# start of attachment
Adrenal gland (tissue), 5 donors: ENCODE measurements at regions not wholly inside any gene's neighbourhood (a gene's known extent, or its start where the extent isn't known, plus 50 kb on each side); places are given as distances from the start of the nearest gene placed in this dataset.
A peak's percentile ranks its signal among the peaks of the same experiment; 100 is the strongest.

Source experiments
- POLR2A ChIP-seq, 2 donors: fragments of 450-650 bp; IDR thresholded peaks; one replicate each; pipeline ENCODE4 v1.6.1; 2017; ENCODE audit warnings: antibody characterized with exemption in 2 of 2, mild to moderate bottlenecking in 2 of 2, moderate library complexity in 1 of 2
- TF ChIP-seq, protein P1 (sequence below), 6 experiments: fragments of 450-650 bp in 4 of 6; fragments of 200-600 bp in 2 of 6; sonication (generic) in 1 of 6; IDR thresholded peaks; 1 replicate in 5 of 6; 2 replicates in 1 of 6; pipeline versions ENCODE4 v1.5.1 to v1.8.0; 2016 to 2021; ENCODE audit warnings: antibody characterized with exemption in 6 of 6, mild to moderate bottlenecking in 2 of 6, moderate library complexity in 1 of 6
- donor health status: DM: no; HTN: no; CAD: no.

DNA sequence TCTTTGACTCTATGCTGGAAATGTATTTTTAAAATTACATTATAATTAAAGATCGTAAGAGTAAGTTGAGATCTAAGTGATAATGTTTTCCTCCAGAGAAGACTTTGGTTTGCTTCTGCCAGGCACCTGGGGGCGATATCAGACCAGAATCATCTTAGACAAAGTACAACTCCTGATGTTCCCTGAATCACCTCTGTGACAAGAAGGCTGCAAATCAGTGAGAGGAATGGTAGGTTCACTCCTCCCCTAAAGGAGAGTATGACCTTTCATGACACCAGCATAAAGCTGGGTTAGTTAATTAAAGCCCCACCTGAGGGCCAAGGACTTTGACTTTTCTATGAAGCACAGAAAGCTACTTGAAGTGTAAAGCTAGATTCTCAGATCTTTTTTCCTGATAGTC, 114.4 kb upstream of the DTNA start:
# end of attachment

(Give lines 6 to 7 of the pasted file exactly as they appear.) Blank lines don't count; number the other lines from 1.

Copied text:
- donor health status: DM: no; HTN: no; CAD: no.

DNA sequence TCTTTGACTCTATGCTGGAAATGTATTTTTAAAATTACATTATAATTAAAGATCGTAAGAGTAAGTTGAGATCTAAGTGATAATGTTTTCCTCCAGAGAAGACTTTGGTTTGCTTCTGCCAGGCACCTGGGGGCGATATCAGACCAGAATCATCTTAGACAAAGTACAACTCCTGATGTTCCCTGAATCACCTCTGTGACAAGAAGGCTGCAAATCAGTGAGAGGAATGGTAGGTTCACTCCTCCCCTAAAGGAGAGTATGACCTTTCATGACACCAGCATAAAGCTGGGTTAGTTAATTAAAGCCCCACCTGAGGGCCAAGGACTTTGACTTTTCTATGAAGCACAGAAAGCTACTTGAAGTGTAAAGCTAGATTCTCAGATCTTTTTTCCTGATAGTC, 114.4 kb upstream of the DTNA start: